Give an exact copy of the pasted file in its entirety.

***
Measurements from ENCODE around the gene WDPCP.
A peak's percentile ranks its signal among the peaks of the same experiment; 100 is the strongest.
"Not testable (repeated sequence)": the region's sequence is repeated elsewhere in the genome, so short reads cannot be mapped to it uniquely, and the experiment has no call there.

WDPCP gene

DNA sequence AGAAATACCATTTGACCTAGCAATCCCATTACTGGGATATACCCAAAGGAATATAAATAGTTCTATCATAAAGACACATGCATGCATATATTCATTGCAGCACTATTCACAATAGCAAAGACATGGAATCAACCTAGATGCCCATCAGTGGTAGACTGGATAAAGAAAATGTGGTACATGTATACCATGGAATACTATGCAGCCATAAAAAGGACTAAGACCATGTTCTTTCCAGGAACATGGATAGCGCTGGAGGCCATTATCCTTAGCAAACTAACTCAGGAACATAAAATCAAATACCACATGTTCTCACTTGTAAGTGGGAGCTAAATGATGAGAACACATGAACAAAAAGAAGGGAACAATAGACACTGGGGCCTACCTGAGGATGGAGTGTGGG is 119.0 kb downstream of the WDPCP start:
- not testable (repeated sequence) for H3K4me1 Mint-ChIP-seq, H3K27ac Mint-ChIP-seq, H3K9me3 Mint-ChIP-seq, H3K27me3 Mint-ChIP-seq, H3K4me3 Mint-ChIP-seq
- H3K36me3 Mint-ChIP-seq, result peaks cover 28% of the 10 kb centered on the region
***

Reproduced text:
Measurements from ENCODE around the gene WDPCP.
A peak's percentile ranks its signal among the peaks of the same experiment; 100 is the strongest.
"Not testable (repeated sequence)": the region's sequence is repeated elsewhere in the genome, so short reads cannot be mapped to it uniquely, and the experiment has no call there.

WDPCP gene

DNA sequence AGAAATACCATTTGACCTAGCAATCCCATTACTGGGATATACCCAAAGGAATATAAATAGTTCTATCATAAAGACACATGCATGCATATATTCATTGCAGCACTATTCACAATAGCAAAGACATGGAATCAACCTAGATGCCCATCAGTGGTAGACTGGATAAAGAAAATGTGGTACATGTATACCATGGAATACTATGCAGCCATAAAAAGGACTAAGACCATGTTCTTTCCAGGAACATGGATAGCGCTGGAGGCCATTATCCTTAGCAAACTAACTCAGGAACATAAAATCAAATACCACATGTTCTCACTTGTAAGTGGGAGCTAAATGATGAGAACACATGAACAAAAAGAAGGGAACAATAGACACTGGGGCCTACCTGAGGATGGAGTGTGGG is 119.0 kb downstream of the WDPCP start:
- not testable (repeated sequence) for H3K4me1 Mint-ChIP-seq, H3K27ac Mint-ChIP-seq, H3K9me3 Mint-ChIP-seq, H3K27me3 Mint-ChIP-seq, H3K4me3 Mint-ChIP-seq
- H3K36me3 Mint-ChIP-seq, result peaks cover 28% of the 10 kb centered on the region